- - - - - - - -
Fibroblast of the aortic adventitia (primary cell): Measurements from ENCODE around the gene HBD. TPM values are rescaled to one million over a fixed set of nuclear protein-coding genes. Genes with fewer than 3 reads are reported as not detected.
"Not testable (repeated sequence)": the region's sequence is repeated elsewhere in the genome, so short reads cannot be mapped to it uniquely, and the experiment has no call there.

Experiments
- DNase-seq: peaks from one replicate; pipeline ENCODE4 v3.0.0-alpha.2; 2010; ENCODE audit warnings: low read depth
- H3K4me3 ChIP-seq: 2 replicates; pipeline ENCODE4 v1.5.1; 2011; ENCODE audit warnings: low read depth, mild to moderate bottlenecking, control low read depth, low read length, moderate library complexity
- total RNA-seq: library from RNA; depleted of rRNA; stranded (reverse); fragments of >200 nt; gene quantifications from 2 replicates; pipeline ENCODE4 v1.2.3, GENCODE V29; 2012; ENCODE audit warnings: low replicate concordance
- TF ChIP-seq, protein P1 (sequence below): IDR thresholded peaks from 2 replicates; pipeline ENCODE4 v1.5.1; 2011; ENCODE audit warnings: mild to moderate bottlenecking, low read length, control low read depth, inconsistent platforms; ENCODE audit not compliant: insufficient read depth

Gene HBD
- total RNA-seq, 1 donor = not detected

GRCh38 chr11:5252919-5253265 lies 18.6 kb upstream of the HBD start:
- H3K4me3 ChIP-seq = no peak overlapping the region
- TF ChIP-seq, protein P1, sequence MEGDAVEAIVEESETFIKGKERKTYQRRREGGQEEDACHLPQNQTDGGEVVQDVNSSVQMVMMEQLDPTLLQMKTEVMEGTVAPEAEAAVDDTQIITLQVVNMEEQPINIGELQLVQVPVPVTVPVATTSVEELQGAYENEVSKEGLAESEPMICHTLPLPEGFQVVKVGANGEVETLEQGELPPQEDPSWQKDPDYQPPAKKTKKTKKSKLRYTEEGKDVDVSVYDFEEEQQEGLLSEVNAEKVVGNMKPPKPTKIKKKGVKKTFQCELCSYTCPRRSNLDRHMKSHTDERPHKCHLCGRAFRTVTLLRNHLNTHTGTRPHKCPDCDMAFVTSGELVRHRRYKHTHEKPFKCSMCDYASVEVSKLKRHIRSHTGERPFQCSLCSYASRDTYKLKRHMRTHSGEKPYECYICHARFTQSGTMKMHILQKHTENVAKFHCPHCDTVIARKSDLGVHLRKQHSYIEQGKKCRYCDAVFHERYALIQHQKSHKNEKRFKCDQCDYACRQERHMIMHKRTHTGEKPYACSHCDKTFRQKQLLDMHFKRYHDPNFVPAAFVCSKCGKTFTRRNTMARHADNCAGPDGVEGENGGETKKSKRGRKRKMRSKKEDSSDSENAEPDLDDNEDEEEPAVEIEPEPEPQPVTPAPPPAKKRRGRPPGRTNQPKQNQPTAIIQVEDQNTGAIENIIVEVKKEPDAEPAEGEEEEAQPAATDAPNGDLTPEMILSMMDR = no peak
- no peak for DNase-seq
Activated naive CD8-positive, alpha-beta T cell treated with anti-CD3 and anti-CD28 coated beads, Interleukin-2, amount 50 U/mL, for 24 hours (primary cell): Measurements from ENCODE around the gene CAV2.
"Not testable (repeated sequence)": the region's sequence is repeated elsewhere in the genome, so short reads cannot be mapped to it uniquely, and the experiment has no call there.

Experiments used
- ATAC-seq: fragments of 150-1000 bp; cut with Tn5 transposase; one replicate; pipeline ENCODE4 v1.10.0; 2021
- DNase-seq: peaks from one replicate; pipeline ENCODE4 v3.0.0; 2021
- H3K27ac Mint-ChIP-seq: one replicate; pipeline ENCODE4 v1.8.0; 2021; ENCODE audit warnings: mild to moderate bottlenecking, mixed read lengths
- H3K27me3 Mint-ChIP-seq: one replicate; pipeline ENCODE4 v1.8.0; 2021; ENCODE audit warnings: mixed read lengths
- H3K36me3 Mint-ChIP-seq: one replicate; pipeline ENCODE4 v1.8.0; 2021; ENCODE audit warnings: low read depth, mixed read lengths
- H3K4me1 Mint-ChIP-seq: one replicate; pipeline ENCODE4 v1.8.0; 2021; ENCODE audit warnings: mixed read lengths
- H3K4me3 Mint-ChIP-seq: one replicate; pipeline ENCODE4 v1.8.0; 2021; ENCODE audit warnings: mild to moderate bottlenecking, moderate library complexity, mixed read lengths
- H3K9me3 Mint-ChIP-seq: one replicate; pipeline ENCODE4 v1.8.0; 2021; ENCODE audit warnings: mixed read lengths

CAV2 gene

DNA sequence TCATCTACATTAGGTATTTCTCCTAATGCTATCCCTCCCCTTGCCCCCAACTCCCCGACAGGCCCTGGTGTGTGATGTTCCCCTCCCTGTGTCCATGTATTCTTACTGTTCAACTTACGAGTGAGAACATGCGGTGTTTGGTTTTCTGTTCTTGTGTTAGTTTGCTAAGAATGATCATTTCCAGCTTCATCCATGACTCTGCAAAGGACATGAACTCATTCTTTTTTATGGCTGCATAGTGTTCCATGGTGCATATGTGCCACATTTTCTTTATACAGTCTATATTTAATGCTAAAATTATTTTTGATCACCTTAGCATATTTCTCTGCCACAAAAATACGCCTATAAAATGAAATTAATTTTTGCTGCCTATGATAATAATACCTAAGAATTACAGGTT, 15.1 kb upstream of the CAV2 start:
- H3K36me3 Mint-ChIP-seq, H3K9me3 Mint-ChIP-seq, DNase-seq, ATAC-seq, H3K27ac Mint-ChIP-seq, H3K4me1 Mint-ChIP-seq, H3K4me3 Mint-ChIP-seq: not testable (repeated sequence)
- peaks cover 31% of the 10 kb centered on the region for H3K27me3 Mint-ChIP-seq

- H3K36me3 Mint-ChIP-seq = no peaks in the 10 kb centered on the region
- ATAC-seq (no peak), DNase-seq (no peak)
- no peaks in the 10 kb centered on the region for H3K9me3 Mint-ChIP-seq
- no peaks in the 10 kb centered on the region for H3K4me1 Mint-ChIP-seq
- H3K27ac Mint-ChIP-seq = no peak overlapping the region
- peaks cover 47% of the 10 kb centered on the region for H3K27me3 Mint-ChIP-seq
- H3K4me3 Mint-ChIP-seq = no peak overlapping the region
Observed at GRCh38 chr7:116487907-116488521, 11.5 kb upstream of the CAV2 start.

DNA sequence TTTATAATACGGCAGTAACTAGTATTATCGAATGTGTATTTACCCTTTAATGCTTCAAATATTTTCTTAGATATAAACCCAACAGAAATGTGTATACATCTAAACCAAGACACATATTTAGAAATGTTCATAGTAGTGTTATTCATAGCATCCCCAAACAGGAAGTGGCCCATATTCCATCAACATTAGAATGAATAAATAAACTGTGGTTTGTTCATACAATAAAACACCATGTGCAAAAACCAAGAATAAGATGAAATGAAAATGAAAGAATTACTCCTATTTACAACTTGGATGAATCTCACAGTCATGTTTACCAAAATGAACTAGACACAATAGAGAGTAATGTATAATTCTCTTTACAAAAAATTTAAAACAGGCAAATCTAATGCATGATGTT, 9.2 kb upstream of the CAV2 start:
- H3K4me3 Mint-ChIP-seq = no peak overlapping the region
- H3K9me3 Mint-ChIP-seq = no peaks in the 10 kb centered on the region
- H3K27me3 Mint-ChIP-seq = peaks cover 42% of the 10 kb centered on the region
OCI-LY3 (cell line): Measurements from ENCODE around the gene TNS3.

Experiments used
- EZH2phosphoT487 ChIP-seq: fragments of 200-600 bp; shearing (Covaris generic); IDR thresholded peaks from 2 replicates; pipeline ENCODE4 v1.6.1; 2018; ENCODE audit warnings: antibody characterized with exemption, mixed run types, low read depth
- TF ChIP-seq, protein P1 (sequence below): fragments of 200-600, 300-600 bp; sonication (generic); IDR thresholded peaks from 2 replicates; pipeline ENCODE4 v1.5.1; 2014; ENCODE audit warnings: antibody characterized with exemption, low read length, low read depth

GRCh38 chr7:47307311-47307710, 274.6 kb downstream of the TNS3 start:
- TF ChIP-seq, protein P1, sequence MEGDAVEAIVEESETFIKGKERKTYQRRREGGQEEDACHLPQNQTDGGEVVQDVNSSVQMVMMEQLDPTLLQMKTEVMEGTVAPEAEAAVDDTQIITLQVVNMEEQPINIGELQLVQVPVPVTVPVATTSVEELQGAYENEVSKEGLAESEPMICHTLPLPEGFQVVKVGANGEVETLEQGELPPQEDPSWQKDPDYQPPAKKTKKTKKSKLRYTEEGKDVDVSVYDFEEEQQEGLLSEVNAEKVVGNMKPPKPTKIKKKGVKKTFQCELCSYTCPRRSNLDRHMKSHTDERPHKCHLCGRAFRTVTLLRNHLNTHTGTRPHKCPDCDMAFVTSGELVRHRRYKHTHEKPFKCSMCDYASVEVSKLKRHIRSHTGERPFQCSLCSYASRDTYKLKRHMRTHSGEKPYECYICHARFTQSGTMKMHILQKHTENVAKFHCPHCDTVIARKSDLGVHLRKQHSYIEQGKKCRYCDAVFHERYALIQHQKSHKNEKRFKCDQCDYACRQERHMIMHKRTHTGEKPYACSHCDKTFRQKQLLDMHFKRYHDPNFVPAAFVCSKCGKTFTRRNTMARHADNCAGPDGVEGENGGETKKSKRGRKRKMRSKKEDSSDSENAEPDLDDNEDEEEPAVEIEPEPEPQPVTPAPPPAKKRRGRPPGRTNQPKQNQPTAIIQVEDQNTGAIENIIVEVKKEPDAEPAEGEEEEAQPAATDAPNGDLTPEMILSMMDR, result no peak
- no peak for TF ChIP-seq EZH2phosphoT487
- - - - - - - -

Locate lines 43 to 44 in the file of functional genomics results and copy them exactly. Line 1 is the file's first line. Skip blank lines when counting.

- EZH2phosphoT487 ChIP-seq: fragments of 200-600 bp; shearing (Covaris generic); IDR thresholded peaks from 2 replicates; pipeline ENCODE4 v1.6.1; 2018; ENCODE audit warnings: antibody characterized with exemption, mixed run types, low read depth
- TF ChIP-seq, protein P1 (sequence below): fragments of 200-600, 300-600 bp; sonication (generic); IDR thresholded peaks from 2 replicates; pipeline ENCODE4 v1.5.1; 2014; ENCODE audit warnings: antibody characterized with exemption, low read length, low read depth